Home > Haith's Wildlife Blog: > The Dunnock

The Dunnock

Monday, 5th November 2018

The Dunnock (Prunella modularis) is a small passerine bird and - at first glance - it can look very dull, but it can be quite attractive when seen up close. It has a light and dark streaky brown back and underside, greyish head and breast and a fine black bill.
Dunnock

It is described by its name which derives from the Old English word for ‘little brown’.

It is a very quiet, quaint bird and can seem quite nervous and agitated, constantly flicking its tail and wings. They are famed songsters, and their call is a rapid yet shrill “tseeping” sound which will signal others around them. It is also a bird that can easily be missed as they flit around searching for food and then disappearing quickly into the hedgerow.

Dunnocks like to inhabit any well-vegetated areas with brambles, shrubs and hedges, towns villages and farmland. It can often be seen on its own creeping along the edge of a flower bed or near to a bush, in search of insects, worms, spiders and seeds. Although an insect eater, they will consume smaller seeds as well, such as peanut granules - these small nuts are packed with protein and oils and are a no-waste banquet that will provide a huge amount of energy in a bite size.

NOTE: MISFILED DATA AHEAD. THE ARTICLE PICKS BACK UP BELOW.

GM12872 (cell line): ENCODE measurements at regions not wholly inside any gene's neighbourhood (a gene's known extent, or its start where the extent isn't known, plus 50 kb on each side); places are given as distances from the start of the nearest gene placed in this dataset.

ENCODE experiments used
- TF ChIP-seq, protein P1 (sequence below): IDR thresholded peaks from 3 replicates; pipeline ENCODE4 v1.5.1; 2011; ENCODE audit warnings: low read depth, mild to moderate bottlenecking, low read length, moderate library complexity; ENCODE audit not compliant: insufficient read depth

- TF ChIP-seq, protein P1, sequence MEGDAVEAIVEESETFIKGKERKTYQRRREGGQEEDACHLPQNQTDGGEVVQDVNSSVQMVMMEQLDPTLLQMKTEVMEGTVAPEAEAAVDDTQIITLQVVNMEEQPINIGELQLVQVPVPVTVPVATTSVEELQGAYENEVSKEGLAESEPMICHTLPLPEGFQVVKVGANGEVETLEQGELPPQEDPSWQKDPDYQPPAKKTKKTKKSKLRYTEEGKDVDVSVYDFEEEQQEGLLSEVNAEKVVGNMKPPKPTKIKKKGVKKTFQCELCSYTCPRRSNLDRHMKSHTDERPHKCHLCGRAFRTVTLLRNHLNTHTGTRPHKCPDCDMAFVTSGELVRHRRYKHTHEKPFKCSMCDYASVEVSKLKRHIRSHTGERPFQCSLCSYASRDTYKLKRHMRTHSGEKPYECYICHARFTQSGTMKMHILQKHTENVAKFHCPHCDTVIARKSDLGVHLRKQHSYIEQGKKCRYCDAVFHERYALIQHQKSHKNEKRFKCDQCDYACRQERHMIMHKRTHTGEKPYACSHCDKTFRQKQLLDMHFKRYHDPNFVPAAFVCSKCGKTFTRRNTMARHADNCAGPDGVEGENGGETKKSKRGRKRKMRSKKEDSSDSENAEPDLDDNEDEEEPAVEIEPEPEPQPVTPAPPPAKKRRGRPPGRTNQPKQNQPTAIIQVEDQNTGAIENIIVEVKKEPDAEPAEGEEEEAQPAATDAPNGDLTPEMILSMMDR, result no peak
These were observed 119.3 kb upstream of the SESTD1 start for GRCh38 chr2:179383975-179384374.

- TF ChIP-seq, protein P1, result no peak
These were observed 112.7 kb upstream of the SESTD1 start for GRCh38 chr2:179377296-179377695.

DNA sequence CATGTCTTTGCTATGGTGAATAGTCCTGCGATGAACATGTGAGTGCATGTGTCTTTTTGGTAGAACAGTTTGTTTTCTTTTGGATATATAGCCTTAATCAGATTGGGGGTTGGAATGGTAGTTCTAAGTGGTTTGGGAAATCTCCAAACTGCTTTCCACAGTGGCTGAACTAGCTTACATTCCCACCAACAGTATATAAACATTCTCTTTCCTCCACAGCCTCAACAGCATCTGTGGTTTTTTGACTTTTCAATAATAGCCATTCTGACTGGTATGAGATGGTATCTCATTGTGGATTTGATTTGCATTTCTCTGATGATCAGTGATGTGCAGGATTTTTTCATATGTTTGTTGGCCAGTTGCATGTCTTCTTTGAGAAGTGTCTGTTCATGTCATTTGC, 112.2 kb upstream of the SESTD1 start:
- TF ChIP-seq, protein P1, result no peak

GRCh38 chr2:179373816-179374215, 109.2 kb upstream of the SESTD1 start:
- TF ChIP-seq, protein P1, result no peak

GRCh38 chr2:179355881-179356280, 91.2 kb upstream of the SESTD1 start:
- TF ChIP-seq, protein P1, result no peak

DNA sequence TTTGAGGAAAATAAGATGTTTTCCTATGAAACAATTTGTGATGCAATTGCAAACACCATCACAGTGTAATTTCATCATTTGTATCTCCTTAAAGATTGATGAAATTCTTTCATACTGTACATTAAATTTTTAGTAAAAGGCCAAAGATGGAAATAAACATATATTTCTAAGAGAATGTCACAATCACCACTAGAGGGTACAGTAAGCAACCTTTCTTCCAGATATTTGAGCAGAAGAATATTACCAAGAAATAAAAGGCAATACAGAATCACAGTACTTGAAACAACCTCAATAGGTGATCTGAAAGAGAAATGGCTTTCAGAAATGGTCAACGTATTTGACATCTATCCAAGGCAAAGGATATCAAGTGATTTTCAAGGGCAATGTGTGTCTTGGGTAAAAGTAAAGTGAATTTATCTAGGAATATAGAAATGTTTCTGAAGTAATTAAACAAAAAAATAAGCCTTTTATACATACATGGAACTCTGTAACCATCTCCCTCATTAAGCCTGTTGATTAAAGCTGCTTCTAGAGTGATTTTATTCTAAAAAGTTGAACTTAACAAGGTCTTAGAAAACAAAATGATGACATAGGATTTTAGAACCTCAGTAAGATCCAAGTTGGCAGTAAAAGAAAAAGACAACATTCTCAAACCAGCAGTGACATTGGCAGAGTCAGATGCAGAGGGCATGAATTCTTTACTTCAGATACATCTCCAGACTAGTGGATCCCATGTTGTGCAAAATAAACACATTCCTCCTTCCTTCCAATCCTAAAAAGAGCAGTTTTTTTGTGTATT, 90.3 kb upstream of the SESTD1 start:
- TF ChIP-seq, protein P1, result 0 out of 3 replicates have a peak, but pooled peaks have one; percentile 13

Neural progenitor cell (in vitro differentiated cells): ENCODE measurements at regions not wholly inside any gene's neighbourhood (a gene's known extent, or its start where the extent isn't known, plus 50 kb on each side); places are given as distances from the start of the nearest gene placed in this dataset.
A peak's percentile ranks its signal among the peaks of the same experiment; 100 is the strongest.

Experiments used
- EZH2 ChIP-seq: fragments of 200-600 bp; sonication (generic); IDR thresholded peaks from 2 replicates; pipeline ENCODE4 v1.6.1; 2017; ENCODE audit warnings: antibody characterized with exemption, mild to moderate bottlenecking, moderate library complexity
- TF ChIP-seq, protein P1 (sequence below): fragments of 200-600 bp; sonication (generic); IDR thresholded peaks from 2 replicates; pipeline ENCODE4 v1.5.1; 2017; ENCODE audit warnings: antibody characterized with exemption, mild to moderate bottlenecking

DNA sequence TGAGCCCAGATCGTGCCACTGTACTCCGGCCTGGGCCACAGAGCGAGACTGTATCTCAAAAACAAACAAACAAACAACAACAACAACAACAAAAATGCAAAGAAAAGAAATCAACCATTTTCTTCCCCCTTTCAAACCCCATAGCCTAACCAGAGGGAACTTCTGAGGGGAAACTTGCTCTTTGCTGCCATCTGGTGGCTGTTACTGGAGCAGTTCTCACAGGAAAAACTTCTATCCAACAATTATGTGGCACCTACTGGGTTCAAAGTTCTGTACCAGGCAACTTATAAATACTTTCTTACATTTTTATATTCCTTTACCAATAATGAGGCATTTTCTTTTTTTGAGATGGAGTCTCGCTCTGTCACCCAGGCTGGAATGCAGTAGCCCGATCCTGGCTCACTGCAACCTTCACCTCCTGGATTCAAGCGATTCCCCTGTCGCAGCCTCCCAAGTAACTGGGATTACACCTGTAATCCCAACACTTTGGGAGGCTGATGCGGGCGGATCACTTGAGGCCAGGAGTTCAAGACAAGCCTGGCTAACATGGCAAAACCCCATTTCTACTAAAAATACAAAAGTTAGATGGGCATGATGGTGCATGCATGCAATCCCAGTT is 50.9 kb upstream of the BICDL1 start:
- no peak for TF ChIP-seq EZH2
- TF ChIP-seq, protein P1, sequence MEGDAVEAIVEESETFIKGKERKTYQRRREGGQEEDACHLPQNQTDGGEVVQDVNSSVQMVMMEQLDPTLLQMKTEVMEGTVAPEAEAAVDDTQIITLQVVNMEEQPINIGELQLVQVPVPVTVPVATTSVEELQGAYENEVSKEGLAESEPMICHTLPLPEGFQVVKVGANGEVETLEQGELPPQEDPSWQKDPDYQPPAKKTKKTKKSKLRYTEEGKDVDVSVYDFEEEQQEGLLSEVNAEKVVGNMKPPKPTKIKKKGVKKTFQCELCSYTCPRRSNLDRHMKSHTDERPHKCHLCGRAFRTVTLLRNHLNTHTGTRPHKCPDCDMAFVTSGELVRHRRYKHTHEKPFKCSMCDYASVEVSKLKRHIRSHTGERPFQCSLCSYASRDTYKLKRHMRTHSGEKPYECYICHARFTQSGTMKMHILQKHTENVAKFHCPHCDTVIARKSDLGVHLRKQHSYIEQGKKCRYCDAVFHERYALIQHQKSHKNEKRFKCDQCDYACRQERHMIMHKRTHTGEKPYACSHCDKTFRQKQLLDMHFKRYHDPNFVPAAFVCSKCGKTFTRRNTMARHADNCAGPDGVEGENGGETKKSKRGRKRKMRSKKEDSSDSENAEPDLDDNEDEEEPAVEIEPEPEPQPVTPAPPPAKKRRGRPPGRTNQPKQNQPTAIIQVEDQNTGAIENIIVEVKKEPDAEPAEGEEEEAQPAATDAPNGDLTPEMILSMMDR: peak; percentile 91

Occasionally, especially in the winter months, high-energy superfoods, such as insect suet pellets, provide an important source of nutrition and combined with the protein of the creepy crawlies will give them the nutrition they need. This special treat is something that the birds will simply love, and can easily be taken if scattered on the ground a bird table or even a feeder.

With winter almost upon us, garden birds always need our help and at Haith's we have been providing high-quality birds foods since 1937. So whichever of our foods you choose they will keep Dunnocks (and other birds) healthy and will help them survive and thrive during even the coldest of months.

bird foods

Written By

(Leave blank to show as anonymous)
(Required, this will not display)
Follow Our BlogBloggersCategoriesRecent PostsArchiveTags